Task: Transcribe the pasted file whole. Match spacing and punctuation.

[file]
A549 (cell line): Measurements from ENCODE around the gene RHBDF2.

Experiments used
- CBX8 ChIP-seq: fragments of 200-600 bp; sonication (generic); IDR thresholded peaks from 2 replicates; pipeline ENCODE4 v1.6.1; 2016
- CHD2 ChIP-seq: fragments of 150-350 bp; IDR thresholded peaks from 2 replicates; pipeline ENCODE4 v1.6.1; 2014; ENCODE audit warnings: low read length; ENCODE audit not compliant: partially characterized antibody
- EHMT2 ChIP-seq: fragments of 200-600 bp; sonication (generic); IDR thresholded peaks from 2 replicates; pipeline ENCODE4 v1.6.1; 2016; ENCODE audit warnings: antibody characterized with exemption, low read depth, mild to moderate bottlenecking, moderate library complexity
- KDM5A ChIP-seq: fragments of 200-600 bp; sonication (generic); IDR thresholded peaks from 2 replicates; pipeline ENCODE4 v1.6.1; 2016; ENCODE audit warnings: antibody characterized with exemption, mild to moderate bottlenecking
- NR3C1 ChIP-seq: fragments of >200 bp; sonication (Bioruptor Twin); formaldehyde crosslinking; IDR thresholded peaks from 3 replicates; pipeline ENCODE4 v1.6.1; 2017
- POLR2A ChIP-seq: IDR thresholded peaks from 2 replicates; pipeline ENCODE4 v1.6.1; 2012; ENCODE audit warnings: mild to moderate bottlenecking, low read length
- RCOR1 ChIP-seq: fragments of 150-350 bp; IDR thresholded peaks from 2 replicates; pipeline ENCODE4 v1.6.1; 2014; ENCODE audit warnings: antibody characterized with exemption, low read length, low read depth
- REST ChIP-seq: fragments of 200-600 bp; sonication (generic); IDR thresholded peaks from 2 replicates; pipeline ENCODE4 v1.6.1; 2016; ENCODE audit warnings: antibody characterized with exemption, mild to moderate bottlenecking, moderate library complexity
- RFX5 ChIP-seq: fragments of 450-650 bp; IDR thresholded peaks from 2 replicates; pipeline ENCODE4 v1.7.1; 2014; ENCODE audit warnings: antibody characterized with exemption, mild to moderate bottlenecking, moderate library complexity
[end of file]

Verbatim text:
A549 (cell line): Measurements from ENCODE around the gene RHBDF2.

Experiments used
- CBX8 ChIP-seq: fragments of 200-600 bp; sonication (generic); IDR thresholded peaks from 2 replicates; pipeline ENCODE4 v1.6.1; 2016
- CHD2 ChIP-seq: fragments of 150-350 bp; IDR thresholded peaks from 2 replicates; pipeline ENCODE4 v1.6.1; 2014; ENCODE audit warnings: low read length; ENCODE audit not compliant: partially characterized antibody
- EHMT2 ChIP-seq: fragments of 200-600 bp; sonication (generic); IDR thresholded peaks from 2 replicates; pipeline ENCODE4 v1.6.1; 2016; ENCODE audit warnings: antibody characterized with exemption, low read depth, mild to moderate bottlenecking, moderate library complexity
- KDM5A ChIP-seq: fragments of 200-600 bp; sonication (generic); IDR thresholded peaks from 2 replicates; pipeline ENCODE4 v1.6.1; 2016; ENCODE audit warnings: antibody characterized with exemption, mild to moderate bottlenecking
- NR3C1 ChIP-seq: fragments of >200 bp; sonication (Bioruptor Twin); formaldehyde crosslinking; IDR thresholded peaks from 3 replicates; pipeline ENCODE4 v1.6.1; 2017
- POLR2A ChIP-seq: IDR thresholded peaks from 2 replicates; pipeline ENCODE4 v1.6.1; 2012; ENCODE audit warnings: mild to moderate bottlenecking, low read length
- RCOR1 ChIP-seq: fragments of 150-350 bp; IDR thresholded peaks from 2 replicates; pipeline ENCODE4 v1.6.1; 2014; ENCODE audit warnings: antibody characterized with exemption, low read length, low read depth
- REST ChIP-seq: fragments of 200-600 bp; sonication (generic); IDR thresholded peaks from 2 replicates; pipeline ENCODE4 v1.6.1; 2016; ENCODE audit warnings: antibody characterized with exemption, mild to moderate bottlenecking, moderate library complexity
- RFX5 ChIP-seq: fragments of 450-650 bp; IDR thresholded peaks from 2 replicates; pipeline ENCODE4 v1.7.1; 2014; ENCODE audit warnings: antibody characterized with exemption, mild to moderate bottlenecking, moderate library complexity